About my work
In my work I connect with archetypal stories from the past and present.
Both in mass and social media, people obsess over topical subjects. As one subject fades from people's minds, the next one already cries out for attention, appearing just as urgent and important as the one before. By using social media like Facebook and Twitter, people try to stamp their own personality on this eternal ‘now’. Australian philosopher Gay Hawkins refers to this fixation on the short term as ‘presentism’.
Ironically, our rigid fixation on the present might well cause us to lose our grasp of it. Because it is filtered by screens and digital technology, the ‘now’ that we obsess over is a ‘virtual now’. What happens on my screen is different from what I actually see, feel and experience in the real world. The ‘virtual now’ affects our ability to see what is going on right in front of us. It makes our ideas about the world seem more important than the world itself.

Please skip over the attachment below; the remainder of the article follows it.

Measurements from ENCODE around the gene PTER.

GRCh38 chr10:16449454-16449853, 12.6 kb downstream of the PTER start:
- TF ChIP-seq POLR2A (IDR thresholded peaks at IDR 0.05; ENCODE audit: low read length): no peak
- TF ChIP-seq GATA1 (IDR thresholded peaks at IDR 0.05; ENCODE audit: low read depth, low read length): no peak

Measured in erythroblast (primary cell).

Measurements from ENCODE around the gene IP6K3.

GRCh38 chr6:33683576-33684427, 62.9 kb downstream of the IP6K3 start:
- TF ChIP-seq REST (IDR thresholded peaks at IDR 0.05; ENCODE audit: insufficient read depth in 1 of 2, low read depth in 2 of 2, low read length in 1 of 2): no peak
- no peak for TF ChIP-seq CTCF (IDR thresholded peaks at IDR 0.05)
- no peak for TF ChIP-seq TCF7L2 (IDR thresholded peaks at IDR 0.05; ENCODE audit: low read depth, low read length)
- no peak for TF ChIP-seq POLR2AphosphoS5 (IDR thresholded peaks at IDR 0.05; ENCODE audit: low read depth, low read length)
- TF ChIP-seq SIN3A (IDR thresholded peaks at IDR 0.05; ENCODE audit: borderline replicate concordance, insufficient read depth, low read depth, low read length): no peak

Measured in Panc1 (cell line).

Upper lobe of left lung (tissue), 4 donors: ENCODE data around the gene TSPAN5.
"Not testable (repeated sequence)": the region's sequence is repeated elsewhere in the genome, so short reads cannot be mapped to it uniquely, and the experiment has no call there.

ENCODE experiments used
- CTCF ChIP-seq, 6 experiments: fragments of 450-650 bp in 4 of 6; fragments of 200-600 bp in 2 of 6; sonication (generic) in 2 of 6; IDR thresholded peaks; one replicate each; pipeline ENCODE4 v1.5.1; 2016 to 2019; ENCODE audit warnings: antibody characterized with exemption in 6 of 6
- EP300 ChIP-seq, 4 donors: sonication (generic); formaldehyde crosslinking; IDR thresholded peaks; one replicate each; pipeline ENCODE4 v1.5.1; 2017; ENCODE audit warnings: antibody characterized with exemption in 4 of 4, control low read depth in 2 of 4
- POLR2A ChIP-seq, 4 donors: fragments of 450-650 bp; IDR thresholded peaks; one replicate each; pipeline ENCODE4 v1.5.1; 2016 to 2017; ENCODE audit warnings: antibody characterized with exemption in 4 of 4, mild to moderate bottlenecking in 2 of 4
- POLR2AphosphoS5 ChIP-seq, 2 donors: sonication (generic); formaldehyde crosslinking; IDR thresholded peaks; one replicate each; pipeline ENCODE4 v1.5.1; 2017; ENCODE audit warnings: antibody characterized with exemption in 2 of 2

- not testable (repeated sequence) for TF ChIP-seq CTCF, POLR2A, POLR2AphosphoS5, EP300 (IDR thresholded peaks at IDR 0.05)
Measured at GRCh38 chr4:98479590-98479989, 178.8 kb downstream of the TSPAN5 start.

Presentism also means an undue attention to present-day attitudes and experiences at the expense of past interpretations and future orientation. Because of our fixation on the virtual now, we lose our connection with a larger timeline, the line that binds past, present and future together.
Throughout human history, archetypal stories have always told us about what has come before, and what may come after. These stories can be told more elaborately and completely by adding sensory elements such as sound, image, movement and other stimuli. My stories are often about a search for freedom, about letting go of the mediated daily turmoil, and going on a quest for an experience that rises above all that.
With my works, I want to invite you to look around and observe what happens in your surroundings, but also to step out of the moment and be aware of the continuity of longer timelines. When observing timelines that link the past to the present and the future, larger tendencies loom into view.
By playing with time in this way, I create perspectives from different eras and bring them into the present - or vice versa. For one of my next projects, I imagine a future that looks back to the present. In this self-created time-space, I find the freedom to tell old archetypal stories and invent new ones.